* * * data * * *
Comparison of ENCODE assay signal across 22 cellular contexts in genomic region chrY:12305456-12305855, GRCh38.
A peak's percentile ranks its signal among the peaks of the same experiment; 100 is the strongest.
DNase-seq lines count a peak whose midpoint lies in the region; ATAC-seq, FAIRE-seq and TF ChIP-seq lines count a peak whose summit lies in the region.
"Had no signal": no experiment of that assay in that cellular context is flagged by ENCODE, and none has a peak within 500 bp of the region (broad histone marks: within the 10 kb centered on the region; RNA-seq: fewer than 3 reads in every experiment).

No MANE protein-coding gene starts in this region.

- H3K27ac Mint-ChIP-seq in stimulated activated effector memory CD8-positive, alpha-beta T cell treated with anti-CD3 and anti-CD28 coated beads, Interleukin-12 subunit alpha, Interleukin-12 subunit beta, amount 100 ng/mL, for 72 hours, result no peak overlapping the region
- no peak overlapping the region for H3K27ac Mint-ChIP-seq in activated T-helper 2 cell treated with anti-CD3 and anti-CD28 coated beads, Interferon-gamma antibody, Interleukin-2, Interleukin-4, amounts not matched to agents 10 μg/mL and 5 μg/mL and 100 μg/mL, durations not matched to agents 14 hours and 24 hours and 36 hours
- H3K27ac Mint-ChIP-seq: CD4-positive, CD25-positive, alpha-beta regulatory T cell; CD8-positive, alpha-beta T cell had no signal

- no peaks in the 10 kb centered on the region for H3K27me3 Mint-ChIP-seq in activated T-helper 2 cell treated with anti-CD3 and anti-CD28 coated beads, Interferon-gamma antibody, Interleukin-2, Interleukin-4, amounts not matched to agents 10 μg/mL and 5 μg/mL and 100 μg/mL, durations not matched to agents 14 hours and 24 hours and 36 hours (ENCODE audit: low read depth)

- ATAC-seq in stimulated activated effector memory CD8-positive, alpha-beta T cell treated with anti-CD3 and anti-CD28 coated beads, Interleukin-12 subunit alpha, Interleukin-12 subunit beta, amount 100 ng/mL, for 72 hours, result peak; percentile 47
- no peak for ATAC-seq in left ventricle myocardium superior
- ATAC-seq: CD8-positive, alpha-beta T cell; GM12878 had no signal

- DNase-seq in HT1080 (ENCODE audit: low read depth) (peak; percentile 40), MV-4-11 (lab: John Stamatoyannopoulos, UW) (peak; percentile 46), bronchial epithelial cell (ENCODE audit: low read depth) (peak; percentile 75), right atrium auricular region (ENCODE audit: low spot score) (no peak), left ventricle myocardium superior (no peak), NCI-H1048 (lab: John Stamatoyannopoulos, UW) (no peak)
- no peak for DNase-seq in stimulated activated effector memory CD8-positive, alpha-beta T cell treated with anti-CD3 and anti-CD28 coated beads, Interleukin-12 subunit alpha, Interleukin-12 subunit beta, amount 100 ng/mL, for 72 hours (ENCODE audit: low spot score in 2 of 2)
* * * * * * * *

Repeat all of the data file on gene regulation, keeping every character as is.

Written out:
Comparison of ENCODE assay signal across 22 cellular contexts in genomic region chrY:12305456-12305855, GRCh38.
A peak's percentile ranks its signal among the peaks of the same experiment; 100 is the strongest.
DNase-seq lines count a peak whose midpoint lies in the region; ATAC-seq, FAIRE-seq and TF ChIP-seq lines count a peak whose summit lies in the region.
"Had no signal": no experiment of that assay in that cellular context is flagged by ENCODE, and none has a peak within 500 bp of the region (broad histone marks: within the 10 kb centered on the region; RNA-seq: fewer than 3 reads in every experiment).

No MANE protein-coding gene starts in this region.

- H3K27ac Mint-ChIP-seq in stimulated activated effector memory CD8-positive, alpha-beta T cell treated with anti-CD3 and anti-CD28 coated beads, Interleukin-12 subunit alpha, Interleukin-12 subunit beta, amount 100 ng/mL, for 72 hours, result no peak overlapping the region
- no peak overlapping the region for H3K27ac Mint-ChIP-seq in activated T-helper 2 cell treated with anti-CD3 and anti-CD28 coated beads, Interferon-gamma antibody, Interleukin-2, Interleukin-4, amounts not matched to agents 10 μg/mL and 5 μg/mL and 100 μg/mL, durations not matched to agents 14 hours and 24 hours and 36 hours
- H3K27ac Mint-ChIP-seq: CD4-positive, CD25-positive, alpha-beta regulatory T cell; CD8-positive, alpha-beta T cell had no signal

- no peaks in the 10 kb centered on the region for H3K27me3 Mint-ChIP-seq in activated T-helper 2 cell treated with anti-CD3 and anti-CD28 coated beads, Interferon-gamma antibody, Interleukin-2, Interleukin-4, amounts not matched to agents 10 μg/mL and 5 μg/mL and 100 μg/mL, durations not matched to agents 14 hours and 24 hours and 36 hours (ENCODE audit: low read depth)

- ATAC-seq in stimulated activated effector memory CD8-positive, alpha-beta T cell treated with anti-CD3 and anti-CD28 coated beads, Interleukin-12 subunit alpha, Interleukin-12 subunit beta, amount 100 ng/mL, for 72 hours, result peak; percentile 47
- no peak for ATAC-seq in left ventricle myocardium superior
- ATAC-seq: CD8-positive, alpha-beta T cell; GM12878 had no signal

- DNase-seq in HT1080 (ENCODE audit: low read depth) (peak; percentile 40), MV-4-11 (lab: John Stamatoyannopoulos, UW) (peak; percentile 46), bronchial epithelial cell (ENCODE audit: low read depth) (peak; percentile 75), right atrium auricular region (ENCODE audit: low spot score) (no peak), left ventricle myocardium superior (no peak), NCI-H1048 (lab: John Stamatoyannopoulos, UW) (no peak)
- no peak for DNase-seq in stimulated activated effector memory CD8-positive, alpha-beta T cell treated with anti-CD3 and anti-CD28 coated beads, Interleukin-12 subunit alpha, Interleukin-12 subunit beta, amount 100 ng/mL, for 72 hours (ENCODE audit: low spot score in 2 of 2)